I’ve read that phosphorus promotes blossom and fruit production. I use 5-24-24 or 8-8-8 when I prepare beds as recommended by the LSU AgCenter. Here’s my question: The fruit production of tomatoes and bell peppers begins to decline both in number and in size as the plants get older. If I were to apply phosphorus now, would that help keep the fruit production and size up to par? — Jason Guillot
While an adequate supply of phosphorus is necessary for plants to flower and fruit properly, you cannot force a plant to flower and fruit simply by providing extra phosphorous. And too much phosphorus can interfere with the uptake of other nutrients.
Bell peppers do not do as well in the intense heat of summer. As a result, production is reduced and the size of the bell peppers is smaller. They will improve in the cooler weather of fall.
Tomatoes typically produce their main crop and best quality fruit in late May and June. Sporadic production occurs in mid to late summer, but quality of fruit is reduced and heat and pest problems take their toll. These issues are not nutrient related, and fertilizing with phosphorous will not help.
Phosphorous is especially persistent in the soil and is absorbed in smaller amounts than nitrogen and potassium. So, there is still plenty of phosphorous left in the soil from your earlier fertilizations (even from past years). Excess phosphorus can interfere with the uptake of other mineral nutrients (like calcium) and be a factor in problems like blossom end rot in tomatoes.
I have a small raised bed with various vegetables. There are four tomato plants with beautiful tomatoes but the birds are eating them before I can get to them. Please help! —Lyndon Pousson Sr.
Gardeners try lots of scare tactics to keep birds away from fruits and vegetables, from the classic scarecrow to rubber snakes, plastic owls or shiny objects like strips of Mylar. But the most effective way of protecting your tomatoes is with a physical barrier. Easiest to use is the bird netting you will find at area nurseries, gardener centers and feed and seed stores. These large pieces of netting can be used to cover vegetables and fruit trees to keep birds from getting at the fruit.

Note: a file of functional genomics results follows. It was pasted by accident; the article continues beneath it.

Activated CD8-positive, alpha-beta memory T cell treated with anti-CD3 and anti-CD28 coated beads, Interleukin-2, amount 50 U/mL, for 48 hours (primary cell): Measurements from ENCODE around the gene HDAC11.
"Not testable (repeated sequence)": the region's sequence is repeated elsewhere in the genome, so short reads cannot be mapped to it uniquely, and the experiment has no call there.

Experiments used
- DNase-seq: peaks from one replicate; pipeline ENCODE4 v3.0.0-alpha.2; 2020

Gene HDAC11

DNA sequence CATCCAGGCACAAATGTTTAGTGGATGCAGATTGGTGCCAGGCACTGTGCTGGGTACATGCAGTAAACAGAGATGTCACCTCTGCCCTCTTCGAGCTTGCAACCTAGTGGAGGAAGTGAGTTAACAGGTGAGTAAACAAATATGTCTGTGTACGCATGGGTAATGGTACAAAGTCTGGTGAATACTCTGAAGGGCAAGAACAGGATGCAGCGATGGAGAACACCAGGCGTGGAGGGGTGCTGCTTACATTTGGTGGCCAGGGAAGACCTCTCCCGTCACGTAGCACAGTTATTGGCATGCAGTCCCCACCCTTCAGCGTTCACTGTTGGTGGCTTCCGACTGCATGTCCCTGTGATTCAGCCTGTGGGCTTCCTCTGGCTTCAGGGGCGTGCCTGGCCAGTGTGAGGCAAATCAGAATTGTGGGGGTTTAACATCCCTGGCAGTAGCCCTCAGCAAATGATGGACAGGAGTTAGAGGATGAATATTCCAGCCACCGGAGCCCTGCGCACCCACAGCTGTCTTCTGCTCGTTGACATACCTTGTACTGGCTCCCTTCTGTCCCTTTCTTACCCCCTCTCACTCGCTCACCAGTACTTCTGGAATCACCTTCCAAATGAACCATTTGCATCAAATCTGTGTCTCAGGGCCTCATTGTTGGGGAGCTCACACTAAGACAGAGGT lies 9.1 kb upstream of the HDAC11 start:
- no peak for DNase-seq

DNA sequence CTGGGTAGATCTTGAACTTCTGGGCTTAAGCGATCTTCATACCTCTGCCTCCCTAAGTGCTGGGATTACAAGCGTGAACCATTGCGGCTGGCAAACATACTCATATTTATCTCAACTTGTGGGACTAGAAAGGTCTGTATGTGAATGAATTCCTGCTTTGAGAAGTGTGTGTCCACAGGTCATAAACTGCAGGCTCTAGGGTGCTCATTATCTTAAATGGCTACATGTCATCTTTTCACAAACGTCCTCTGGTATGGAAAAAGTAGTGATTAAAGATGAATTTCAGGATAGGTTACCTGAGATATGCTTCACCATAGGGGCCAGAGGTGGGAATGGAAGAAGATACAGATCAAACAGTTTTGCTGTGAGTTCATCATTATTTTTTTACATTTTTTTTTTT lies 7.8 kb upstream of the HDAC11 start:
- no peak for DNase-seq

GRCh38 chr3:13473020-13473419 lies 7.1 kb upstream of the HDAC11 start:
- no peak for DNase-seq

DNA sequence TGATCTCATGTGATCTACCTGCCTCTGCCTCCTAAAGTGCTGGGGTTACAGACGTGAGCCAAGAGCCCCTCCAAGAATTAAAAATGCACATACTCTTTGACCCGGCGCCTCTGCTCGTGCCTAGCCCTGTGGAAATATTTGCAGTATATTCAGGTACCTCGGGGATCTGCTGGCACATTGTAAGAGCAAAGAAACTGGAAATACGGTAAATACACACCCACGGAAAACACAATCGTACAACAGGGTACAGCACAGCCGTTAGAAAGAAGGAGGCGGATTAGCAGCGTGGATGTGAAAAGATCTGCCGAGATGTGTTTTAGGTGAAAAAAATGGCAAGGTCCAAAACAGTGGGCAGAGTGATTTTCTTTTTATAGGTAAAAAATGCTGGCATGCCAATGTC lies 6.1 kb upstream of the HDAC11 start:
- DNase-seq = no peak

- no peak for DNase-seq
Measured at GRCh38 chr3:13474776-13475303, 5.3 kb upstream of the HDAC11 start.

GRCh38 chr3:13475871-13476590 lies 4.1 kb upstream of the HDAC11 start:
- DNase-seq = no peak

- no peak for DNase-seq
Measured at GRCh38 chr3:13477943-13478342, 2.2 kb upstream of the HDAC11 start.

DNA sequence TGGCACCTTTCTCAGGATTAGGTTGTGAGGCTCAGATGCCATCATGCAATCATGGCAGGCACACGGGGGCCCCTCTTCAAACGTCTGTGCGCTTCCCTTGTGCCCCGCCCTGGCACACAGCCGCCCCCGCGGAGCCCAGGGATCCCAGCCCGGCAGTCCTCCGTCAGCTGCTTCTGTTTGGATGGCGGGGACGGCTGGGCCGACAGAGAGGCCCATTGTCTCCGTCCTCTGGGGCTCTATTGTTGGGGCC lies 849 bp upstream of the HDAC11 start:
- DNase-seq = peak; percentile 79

These spots just recently appeared in my yard. Do you have any idea what the problem could be? Thanks. — J.
It looks like urine damage. If you have a dog that urinates in the yard, that is the issue. If not, in the front yard it may be a dog that is not yours. The grass will recover. If it’s your dog, prevent this damage by applying a generous amount of water where the dog urinates right after it is finished.
I am having a problem with my gladiolas. They came up beautifully strong and green. But now the buds are dying before opening. Some leaves have small round rust-colored spots, and the buds, though fully formed, are turning brown and dying before ever opening. Do you know what can be wrong? — Linda.
I suspect gladiolus thrips. These insects attack the flower buds, damaging the tissue. This causes the flowers to open poorly and the petals to look burned. Ideally, gladiolus corms should be planted starting in mid-February through mid-March in our area. This allows the plants to bloom in late April and May when thrips populations are much smaller. By June, populations are generally high and can cause problems. If there are still enough young flower spikes with no damage to make it worth treatment, you could spray with spinosad (various brands) to control the thrips.
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Dan Gill is a retired consumer horticulture specialist with the LSU AgCenter. He hosts the “Garden Show” on WWL-AM Saturdays at 9 a.m. Email gardening questions to firstname.lastname@example.org.